Wednesday, March 12, 2014

Is This the Worst Relationship Advice Ever?

A couple of weeks ago, our favorite "Game Master" challenged his readers, "Are You The Player Or Are You Getting Played?"

There are only two roles that can exist in any male-female relationship:

  • The player
  • The person who gets played  

(This post seems deliciously ironic in light of the fact that it was quickly followed by the writer and his co-conspirator Tuthmosis "playing" the entire Roosh V and Return of Kings readership, as though to drive home the point in the most humiliating manner that this "zero-sum game" is not confined to sexual relationships.)

The man who is "a winner" gets to establish all terms, chief among them "the frequency and depravity of sex," the opportunity to "degrade her in bed to your satisfaction." 

Wow. Let's just get past this unfortunate choice of words -- this is Roosh, after all --  and concede (for the 100th time) that this is a person who not only hates women, but really hates the sexual act itself.  For how can one person "degrade" another without degrading himself?  How morally bankrupt and perverse is a person who perceives the act of sex as an opportunity to "degrade" another human being?

"There is no other role that you can fill. There is no 50/50."

In fact, I have seen (though thankfully few) relationships in which the individuals involved DID take turns exploiting and humiliating each other tit for tat.  But I didn't get the impression either party was enjoying himself/herself much.

A relationship in which one party pulls all the strings all the time is going to get tedious even for (indeed, especially for) the one in charge.  That's why it strikes me that doms have a much harder "job" than subs do.  That's why there is always a bigger market for "tops" than "bottoms."

"Remember that time when you started off as the player, but then you got played in the end? I know why that happened. It’s because you stopped giving her the game that got her in bed in the first place."

Now here Roosh actually touches on something that I can recognize as a kind of truth:  To keep the other's interest, especially in the early stages of a relationship, one must remain a little at bay.  It is human nature that we don't value what is too easily obtained.  Courtship is a series of small tests; it is a dance in which one partner steps forward, the other back (and reverse).  And even later, if and when commitment and trust are established, the roles of "giver" vs. "receiver" tend to fluctuate. Among many contented couples I have seen, one partner is always more "in love" than the other, and that works well too -- so long as the power balance is not too lop-sided.  50/50?  Probably not realistic.  20/80?  Not uncommon at all.

I also think Roosh has a point when he claims women dislike "needy" men who force them to run the show.  My impression is that passivity and "instant attachment" are, indeed, huge turn-offs to most (although not all) women.  Whether this reflects an intrinsic quality in women's natures, I don't know, but I'm willing to entertain the possibility.  My personal observation is that, while it is true that "neediness" in a man is more of a turn-off to women than the other way 'round, it doesn't follow that most men are looking for a "sex-bot" in the flesh, either.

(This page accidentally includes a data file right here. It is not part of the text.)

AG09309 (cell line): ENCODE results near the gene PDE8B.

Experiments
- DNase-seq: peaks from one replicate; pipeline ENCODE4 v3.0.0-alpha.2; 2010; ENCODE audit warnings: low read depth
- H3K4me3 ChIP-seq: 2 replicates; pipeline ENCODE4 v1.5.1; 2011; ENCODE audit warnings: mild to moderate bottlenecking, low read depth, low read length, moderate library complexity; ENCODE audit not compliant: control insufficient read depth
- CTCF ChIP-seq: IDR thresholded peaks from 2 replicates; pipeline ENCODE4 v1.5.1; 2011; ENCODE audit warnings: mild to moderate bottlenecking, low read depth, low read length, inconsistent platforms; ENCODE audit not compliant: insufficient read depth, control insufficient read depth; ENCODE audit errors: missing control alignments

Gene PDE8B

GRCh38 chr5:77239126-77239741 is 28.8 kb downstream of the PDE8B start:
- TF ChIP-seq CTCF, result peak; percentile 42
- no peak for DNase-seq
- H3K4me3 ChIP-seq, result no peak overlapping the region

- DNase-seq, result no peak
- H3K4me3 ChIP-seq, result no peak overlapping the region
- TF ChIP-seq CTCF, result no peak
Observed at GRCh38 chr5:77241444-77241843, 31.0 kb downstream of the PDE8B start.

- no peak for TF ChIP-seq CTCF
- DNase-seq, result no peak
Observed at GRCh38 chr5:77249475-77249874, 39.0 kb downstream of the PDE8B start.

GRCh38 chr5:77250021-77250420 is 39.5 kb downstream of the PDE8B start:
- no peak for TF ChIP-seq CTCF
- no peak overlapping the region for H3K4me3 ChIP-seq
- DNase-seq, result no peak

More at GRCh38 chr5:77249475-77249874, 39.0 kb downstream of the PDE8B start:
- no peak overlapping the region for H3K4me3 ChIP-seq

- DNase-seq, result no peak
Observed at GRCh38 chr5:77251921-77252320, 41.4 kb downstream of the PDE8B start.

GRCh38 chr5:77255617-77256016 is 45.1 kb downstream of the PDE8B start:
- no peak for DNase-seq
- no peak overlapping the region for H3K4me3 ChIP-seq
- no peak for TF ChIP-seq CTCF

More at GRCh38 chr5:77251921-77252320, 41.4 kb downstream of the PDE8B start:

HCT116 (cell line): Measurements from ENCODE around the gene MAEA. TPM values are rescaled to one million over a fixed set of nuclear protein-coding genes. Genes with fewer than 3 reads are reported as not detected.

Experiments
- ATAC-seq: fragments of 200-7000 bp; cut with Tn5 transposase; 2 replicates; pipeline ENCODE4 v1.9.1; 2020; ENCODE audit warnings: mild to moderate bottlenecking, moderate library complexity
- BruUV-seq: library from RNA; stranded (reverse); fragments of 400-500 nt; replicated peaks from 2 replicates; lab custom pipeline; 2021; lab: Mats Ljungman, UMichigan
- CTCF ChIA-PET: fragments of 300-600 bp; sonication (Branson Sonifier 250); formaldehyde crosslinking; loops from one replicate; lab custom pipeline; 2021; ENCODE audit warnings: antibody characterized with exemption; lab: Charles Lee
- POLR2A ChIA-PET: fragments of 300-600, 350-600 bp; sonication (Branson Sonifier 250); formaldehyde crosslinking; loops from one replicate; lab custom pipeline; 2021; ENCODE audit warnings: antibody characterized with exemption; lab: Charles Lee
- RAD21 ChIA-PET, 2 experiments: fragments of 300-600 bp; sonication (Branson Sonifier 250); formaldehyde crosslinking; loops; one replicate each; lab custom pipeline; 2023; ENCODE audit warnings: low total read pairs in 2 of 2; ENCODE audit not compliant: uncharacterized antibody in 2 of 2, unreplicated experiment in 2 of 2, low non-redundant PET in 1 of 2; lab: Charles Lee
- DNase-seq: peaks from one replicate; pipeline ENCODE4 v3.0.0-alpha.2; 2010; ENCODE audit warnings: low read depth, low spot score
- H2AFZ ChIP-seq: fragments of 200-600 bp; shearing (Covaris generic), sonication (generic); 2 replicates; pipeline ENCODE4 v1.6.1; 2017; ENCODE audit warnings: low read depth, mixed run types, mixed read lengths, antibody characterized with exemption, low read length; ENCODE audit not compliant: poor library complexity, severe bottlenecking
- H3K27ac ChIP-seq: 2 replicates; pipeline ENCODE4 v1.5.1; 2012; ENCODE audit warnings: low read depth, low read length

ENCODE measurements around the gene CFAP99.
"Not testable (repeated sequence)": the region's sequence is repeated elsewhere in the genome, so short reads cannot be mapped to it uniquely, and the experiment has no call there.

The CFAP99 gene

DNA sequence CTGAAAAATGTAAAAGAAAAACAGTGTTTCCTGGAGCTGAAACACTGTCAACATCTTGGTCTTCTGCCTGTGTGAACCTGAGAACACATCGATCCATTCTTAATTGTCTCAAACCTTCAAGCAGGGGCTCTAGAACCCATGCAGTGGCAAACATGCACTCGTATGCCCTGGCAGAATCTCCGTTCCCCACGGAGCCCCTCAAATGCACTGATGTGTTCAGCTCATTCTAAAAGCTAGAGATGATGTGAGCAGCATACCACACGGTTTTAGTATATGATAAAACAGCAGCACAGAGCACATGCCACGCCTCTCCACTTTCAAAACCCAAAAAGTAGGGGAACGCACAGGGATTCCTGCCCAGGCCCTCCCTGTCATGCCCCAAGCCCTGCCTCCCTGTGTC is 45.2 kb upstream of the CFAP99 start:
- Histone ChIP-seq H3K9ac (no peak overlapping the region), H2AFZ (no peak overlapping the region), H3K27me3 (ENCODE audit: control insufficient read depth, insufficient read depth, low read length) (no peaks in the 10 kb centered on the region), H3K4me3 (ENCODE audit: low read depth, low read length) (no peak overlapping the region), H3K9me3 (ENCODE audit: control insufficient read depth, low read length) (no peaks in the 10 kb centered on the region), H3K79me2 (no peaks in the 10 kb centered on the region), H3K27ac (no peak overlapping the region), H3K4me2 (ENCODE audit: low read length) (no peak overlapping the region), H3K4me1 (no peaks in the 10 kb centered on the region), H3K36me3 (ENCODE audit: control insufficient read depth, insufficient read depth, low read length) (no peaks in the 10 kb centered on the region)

To keep the spark alive, both parties must be stimulated by a sense that they do not possess "all" of their partner.  And whether male, female, or other, people in a coupled relationship need to work to maintain their individuality and "personhood" for a number of reasons.  One of these reasons is pragmatic.  Relationships never last forever.  Unless both parties perish simultaneously in a fiery crash, one is likely to predecease the other.  If the survivor has completely given himself away, built his or her life entirely around another, what will be left to sustain him?  Another reason is that a relationship without any tension or conflict whatsoever is about as exciting and as "sexy" as a tepid bath.  Predictability is the death of romance, and what could be more numbingly predictable than a relationship in which one person calls all the shots all the time?

What frustrates me about someone like Roosh giving relationship advice to young men is that he is someone who has never been in an intimate relationship himself (sorry, one night stands just don't count).  It's even worse than celibate priests acting as marriage counselors, because Roosh actually hates women.  (And while the Catholic Church as an institution treats women badly, I don't assume its individual clergy do.)  It's like taking financial advice from a person who (looks like he) lives in a trailer park.

And if there's one thing I'm pretty sure about after examining the readership of these self-appointed authorities is that most of them really do want relationships.  Of course, if you're a lonely, horny 17 year old, a casual "bang" (or even a series of them) sounds great, but I expect their dreams are a little bigger and better than that: They want beautiful girlfriends who understand them and want to have sex with them because they love them for who they are.

Isn't that what everyone wants?

I really hate to see impressionable minds prematurely embittered by cynical advice like this because their dreams are not impossible or permanently out of reach -- although following "game" theory is the worst way to achieve them.

1 comment:

  1. It's obvious from his blog Roosh desperately wants to be loved for himself. However he doesn't so much shoot himself in the foot as frenziedly stab himself repeatedly with a bayonet.


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